At this period of time, it had become common for national sides, most notably, the two mentioned above to have their shirt numbers in a ring on the front of their shirts, this was also common on players boots with the Total 90 brand growing quickly as the latest trend in football fashion. According to Nike, the ring pattern was introduced on the football so that players could see the spin of the ball clearly, Chelsea would go on to win both league titles whilst this ball was in use.


2006-2008: Nike Total Aerow II & 2008/09: Nike Total 90 Omni

At the start of the 2006/07 season, Manchester United were looking for a new lease of life under Sir Alex Ferguson, having not won the league title since 2003 following their dominance between the start of the Premier League era until then, they would go on to win three league titles in a row between 2006 and 2009, whilst Nike completely changed their design from the initial Total 90 design to one with an asymmetrical blue pattern between 2006 and 2008, before switching it up to red and embedding the iconic Nike swoosh in the design for the first-ever time.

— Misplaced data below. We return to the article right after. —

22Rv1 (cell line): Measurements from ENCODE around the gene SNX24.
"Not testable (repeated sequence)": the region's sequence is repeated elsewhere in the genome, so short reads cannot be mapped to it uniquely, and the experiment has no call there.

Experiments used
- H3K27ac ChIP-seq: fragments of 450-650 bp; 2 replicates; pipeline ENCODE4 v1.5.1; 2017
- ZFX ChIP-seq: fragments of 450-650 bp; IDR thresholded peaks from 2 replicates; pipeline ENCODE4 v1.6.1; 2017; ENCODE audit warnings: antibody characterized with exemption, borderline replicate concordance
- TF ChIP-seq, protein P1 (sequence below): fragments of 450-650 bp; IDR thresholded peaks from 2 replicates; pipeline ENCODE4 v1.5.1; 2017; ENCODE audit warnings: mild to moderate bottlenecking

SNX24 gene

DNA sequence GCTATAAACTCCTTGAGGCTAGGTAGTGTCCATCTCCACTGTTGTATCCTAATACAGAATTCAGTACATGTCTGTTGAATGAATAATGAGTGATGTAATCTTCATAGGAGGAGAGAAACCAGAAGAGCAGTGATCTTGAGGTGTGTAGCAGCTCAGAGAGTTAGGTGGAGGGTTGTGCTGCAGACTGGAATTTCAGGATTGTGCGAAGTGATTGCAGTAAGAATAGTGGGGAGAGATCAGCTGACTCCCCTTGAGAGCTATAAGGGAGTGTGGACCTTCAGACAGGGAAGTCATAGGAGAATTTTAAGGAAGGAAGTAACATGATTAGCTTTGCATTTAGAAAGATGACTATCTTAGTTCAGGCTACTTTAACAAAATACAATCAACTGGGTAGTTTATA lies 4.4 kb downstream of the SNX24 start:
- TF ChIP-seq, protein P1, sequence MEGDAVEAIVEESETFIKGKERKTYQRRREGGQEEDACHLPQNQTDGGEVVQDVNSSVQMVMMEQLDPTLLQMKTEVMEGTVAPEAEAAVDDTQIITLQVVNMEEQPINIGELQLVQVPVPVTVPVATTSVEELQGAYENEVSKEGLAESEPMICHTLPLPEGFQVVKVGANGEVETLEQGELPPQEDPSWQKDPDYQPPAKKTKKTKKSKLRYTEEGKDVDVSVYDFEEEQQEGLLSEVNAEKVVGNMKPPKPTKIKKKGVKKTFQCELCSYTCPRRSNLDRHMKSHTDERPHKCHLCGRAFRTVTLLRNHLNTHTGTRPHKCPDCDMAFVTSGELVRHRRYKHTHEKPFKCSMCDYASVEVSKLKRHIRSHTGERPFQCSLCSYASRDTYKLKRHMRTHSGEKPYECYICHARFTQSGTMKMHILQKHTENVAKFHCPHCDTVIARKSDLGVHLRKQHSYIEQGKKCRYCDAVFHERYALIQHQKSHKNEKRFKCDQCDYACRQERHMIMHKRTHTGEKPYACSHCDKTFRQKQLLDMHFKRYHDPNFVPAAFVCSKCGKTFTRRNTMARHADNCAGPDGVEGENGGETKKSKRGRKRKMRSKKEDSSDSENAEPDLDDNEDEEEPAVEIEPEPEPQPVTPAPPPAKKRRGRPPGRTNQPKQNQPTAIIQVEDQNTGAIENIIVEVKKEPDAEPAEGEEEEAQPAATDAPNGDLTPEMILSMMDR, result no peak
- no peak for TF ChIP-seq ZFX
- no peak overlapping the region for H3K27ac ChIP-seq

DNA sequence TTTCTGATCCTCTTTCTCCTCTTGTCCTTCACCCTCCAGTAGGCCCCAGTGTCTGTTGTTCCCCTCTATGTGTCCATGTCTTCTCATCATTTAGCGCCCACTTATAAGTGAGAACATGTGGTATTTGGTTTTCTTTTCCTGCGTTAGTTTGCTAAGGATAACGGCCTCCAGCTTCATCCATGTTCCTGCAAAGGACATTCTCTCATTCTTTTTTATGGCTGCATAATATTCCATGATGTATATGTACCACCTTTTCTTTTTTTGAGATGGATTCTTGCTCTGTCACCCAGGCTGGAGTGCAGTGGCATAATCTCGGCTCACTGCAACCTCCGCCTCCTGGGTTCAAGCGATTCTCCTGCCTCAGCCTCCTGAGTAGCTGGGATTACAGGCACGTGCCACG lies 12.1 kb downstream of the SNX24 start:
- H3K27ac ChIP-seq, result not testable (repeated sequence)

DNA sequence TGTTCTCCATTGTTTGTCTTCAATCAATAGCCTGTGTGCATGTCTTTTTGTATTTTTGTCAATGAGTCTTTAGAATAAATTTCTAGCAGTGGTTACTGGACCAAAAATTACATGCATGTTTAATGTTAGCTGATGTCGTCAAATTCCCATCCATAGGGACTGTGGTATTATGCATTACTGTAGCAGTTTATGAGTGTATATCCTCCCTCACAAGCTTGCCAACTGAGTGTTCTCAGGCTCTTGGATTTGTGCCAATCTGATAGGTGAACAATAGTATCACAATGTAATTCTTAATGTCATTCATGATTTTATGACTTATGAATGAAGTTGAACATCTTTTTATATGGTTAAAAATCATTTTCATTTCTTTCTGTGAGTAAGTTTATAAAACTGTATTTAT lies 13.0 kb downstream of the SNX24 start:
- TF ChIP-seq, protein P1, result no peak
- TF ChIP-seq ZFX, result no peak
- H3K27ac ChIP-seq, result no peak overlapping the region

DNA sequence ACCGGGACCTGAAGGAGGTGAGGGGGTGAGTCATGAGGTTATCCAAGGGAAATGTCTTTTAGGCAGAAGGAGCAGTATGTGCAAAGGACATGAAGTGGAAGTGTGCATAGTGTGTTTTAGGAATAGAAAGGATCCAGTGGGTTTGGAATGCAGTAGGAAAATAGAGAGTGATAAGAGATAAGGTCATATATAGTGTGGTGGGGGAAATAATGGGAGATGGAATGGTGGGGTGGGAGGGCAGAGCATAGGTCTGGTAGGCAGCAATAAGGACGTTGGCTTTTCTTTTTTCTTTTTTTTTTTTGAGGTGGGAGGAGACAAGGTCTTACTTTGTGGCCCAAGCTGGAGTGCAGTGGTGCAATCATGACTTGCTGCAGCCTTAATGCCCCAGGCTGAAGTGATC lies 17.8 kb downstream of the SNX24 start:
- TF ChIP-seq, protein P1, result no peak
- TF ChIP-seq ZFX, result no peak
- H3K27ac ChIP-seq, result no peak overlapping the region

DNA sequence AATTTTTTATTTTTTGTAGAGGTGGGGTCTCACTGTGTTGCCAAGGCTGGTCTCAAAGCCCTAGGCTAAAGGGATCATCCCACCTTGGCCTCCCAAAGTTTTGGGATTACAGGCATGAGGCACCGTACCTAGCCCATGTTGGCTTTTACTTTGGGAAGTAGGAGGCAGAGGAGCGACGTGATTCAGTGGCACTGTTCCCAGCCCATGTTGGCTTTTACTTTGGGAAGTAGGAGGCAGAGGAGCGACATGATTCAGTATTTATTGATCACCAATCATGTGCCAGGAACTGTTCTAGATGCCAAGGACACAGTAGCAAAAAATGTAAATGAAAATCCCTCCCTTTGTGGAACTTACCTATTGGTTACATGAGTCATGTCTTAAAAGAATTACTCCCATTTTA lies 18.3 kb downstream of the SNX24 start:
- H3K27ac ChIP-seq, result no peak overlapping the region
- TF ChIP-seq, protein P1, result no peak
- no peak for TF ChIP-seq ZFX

2009/2010: Nike Total 90 Ascent

The 2009/10 season Nike Total 90 Ascent ball is perhaps the most complex design in the history of Premier League balls until the Premier League ball of 2021/22.

Having had such a simplistic pattern, Nike developed what was a nice-looking football, but, it was very busy to look at, as the American company used micro-texture and ‘RaDar’ technology on the design of the ball before eventually stripping the ball back to more simple patterns for the upcoming 2010/11 season.